Cleaning ink on Heidelberg Windmill

Hello, having searched the forums I would like to start a discussion on how you tackle cleaning your windmill after print.

We find that its quite a long process for us to get the press squeaky clean and ready for the next ink colour so would love to start a platform to share any tips or tricks, or processes other letterpress shops use to speed up the dreaded clean.

We find that if we are only using the main two rollers (for a small job) the self clean up is a quick and easy process, and most of the ink is gone within a minute or two.

However if we are doing a bigger print run and have used all the rear rollers, the clean up process seems to really drag. The self clean really doesn’t seem to do much to the rear rollers before we remove for a big rub down.

We use Varn Environmental Wash on our press.

Any tips, tricks or solutions people have discovered over the years?

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we use California wash for an initial cleaning then use Böttcher Febo Claen 2000, run it for a bit to condition and deep clean the rollers and then a quick clean with some cal wash. That usually gets out the even more stubborn colors and helps from switching from red/black to white or any other lighter color.

When your applying your wash to the press, do you only apply to the main two rollers and cylinder? Or do you apply to several locations throughout all the rollers?

We only apply a little to the two main rollers, however all the other rollers seem to stall and stop spinning once we have the wash on the press?

i stopped using the washup tray years ago, it’s just as easy to wash the rollers by hand, you just use the press wash on the top distributor roller and only a little at a time while holding the washup tray against the rollers (can’t remember if you hold the handle up or down) if you get too much wash on the rollers they will stop turning. when the blade in the washup tray wears the rollers will not come very clean, plus now you have something else to clean if you use too much cleaner it can get inside the press. i keep 3 sets of rollers for my windmill, one for black , one for light colors and one for red ink, i do lots of numbering in red ink, a man i know that numbers also told me he used pms 165 (orange) for his red ink numbering, i’ve used this on offset presses and it is a very orange like a pumpkin, i thought he was full of it but decided to try it, that’s all i use now for my red numbering, i still can’t believe it would come out so red on the letterpress, i have a customer that always asks for the bright red numbers, 165 orange. Good Luck Dick G.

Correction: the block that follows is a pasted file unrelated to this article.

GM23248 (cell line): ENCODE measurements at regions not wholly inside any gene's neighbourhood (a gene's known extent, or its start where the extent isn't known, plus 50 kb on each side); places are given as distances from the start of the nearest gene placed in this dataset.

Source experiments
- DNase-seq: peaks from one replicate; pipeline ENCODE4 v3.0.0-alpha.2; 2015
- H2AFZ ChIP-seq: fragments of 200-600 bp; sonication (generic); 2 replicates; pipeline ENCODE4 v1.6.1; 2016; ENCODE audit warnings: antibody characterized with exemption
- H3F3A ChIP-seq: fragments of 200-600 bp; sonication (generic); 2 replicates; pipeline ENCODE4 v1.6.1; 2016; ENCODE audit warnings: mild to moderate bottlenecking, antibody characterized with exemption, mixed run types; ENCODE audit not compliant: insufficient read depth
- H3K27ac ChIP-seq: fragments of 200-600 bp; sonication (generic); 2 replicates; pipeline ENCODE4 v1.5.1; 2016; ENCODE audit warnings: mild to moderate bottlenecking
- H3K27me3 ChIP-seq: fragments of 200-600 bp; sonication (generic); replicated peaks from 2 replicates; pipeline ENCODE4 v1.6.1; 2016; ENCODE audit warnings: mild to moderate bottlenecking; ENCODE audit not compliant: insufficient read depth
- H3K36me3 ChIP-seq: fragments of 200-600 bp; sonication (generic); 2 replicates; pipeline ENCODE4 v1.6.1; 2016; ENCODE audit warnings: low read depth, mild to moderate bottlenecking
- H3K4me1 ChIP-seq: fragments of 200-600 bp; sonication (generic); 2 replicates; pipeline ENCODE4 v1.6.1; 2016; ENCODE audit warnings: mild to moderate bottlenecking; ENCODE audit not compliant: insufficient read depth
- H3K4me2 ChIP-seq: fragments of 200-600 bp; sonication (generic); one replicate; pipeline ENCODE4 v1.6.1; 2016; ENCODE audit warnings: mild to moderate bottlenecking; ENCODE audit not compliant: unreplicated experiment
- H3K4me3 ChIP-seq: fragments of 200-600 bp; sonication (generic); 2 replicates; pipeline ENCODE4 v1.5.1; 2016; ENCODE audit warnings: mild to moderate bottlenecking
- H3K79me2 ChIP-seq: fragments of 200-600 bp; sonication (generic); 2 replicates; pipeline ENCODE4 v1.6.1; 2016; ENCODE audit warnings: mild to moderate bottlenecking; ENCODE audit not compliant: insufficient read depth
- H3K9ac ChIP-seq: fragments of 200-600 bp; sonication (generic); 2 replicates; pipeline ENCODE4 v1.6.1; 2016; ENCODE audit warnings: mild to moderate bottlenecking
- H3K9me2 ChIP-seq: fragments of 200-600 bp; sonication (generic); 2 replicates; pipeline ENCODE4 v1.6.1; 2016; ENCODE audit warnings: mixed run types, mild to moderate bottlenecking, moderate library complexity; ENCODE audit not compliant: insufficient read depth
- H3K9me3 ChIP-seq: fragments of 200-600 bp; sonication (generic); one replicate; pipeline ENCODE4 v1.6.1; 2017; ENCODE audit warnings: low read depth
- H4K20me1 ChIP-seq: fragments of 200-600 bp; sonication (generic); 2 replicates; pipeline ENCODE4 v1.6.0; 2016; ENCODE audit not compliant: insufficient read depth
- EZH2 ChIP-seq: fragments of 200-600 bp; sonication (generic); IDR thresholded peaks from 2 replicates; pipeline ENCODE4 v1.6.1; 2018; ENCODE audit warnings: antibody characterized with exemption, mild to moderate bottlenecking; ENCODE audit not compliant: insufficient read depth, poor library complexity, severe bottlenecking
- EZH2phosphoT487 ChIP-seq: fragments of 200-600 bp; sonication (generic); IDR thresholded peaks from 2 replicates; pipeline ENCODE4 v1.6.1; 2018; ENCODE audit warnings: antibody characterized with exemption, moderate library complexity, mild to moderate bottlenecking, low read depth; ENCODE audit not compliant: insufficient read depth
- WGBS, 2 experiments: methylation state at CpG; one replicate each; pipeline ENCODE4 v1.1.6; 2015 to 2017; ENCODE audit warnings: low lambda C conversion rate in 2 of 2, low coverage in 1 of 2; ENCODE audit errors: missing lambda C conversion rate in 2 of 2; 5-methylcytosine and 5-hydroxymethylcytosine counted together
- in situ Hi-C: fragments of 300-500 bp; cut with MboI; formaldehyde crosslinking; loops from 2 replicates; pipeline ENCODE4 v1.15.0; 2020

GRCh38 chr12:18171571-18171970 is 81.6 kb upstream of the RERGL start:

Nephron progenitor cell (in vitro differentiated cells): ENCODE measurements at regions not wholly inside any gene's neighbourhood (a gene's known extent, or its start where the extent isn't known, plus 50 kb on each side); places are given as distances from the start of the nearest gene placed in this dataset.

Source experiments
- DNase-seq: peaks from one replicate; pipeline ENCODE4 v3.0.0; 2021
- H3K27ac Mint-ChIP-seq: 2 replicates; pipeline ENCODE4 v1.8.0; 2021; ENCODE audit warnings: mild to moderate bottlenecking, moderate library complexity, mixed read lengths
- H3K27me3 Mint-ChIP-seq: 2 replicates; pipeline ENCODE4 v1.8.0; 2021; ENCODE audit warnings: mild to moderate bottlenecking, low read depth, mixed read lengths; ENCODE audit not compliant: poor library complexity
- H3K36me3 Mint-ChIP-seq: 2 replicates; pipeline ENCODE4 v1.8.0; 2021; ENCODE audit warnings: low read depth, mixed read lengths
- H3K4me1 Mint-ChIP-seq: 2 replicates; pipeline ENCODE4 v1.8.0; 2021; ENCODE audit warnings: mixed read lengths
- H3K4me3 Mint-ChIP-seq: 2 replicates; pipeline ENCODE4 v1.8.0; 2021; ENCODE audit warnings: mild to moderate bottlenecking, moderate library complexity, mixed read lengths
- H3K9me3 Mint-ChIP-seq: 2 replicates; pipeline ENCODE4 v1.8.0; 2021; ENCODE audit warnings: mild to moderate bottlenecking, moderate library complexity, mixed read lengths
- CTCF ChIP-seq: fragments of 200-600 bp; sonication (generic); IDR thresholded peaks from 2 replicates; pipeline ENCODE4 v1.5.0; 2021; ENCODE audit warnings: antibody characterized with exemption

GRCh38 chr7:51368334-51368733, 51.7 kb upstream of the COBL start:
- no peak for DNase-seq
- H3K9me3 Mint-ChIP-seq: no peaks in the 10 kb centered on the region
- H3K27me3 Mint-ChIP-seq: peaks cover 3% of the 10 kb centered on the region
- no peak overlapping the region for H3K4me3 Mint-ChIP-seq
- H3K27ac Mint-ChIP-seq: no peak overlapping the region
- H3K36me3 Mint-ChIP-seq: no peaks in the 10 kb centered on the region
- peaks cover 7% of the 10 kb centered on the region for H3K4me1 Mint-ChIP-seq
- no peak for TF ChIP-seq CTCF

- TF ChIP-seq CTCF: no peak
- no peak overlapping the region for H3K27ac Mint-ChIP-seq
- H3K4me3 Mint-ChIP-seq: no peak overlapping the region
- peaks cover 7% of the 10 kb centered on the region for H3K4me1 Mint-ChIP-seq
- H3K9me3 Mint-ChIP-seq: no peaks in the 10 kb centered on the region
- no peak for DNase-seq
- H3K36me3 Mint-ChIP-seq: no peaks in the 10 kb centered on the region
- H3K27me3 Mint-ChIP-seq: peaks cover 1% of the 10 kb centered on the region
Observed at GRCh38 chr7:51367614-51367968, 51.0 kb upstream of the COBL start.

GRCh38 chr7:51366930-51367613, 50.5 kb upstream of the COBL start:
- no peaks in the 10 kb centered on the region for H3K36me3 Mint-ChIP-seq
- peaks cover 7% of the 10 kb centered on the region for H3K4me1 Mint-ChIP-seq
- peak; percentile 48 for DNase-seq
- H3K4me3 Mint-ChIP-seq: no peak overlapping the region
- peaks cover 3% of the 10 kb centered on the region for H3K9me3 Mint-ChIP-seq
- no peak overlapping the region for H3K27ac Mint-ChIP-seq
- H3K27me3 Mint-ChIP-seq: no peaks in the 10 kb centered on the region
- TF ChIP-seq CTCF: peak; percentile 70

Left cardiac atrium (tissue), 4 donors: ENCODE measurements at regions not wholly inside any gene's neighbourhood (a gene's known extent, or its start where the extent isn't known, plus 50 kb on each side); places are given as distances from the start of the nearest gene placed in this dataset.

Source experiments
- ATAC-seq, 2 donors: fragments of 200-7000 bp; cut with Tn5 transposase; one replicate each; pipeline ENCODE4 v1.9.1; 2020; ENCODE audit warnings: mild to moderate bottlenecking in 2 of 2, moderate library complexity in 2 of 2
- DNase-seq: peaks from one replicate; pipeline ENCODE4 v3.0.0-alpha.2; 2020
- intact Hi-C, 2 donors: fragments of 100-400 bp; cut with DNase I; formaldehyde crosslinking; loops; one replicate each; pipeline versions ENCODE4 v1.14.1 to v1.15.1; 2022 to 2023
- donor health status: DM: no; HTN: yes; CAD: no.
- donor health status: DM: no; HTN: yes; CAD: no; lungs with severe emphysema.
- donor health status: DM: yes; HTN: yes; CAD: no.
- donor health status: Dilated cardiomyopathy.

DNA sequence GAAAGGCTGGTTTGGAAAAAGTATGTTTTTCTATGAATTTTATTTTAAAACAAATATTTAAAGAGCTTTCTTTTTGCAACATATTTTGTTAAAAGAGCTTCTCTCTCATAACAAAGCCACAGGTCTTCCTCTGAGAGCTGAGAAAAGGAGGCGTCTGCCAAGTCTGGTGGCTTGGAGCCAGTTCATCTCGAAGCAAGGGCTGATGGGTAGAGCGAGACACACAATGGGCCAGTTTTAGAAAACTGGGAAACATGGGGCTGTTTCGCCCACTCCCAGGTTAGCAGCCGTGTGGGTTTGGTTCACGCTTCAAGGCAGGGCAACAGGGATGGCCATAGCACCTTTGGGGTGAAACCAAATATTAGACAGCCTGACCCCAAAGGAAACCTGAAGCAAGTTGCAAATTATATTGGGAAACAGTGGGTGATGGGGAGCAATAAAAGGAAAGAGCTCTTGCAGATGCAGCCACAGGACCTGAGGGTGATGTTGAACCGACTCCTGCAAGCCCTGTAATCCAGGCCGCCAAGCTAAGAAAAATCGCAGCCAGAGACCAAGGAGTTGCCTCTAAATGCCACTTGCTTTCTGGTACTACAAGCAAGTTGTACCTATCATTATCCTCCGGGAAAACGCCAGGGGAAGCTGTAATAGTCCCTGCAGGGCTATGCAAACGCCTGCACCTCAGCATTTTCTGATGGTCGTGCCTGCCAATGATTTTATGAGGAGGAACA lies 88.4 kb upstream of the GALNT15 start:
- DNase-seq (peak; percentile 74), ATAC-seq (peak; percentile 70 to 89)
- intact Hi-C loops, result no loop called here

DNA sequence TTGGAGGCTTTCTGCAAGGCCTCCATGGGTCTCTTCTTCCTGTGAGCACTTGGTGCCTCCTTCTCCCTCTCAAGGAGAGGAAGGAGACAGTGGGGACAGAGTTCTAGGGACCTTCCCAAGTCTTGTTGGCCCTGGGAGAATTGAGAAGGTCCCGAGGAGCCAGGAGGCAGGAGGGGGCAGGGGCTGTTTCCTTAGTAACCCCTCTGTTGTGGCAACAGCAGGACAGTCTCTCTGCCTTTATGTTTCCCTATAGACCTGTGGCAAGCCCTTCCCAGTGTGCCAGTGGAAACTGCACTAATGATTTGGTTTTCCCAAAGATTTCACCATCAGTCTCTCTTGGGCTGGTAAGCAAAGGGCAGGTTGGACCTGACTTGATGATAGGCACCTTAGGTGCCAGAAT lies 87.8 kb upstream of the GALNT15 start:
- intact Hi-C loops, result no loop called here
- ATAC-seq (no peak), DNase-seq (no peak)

I actually apply to the distributor rollers in the back and not the cylinder/main rollers. Also, a new wash up blade makes a world of difference. Make sure that it is tightened evenly in the tray!

A new blade is always a help. Another is to only put solvent on one side at a time so that the ink will provide friction to keep the rollers turning. I generally will clean the fountain, drop it back and then leave the fountain ball engaged (at 8) so that it washes up with rest of the press. I do start by leaving the impression rollers cut out, then when almost done, drop them down and finish. One thing that works good is to use a water miscible wash at the end, as it’s pretty impressive what it will pull off of rollers than have been cleaned with mineral spirits or Stoddard solvent (one shop’s notion).

Thankyou all! Great tips. Have also noticed that only applying wash to one side of the rollers helps keep them spinning.

Will try and apply the wash to the distributor roller and see how that goes. Also have never tried leaving the impression rollers up until the end. Will defiantly give that a try.

Have noticed that the blade on our wash up unit is a little worn in only one area. Are they difficult to find and replace?

Also do find that we need to push up the wash tray quite tightly against the cylinder - is that a sign that we might need a new one? One old print master once told me that you didn’t need to push it at all. Seemed to me like it wouldn’t work unless you did?

We have been doing some testing on our Windmill and testing out different cleaning processes.

So far the above ideas haven’t really made much of a difference to the time it takes us to clean.

We use Van Son Rubber Based ink - anyone else use this ink - how do you find your clean up process?

First step is to raise the form rollers off of the cylinder.

Clean the cylinder and the roller train first, then drop the inky rollers back down onto a clean main drum and run the ink off that way - yup - let them re-ink the drum that is so easy to clean using the washup blade.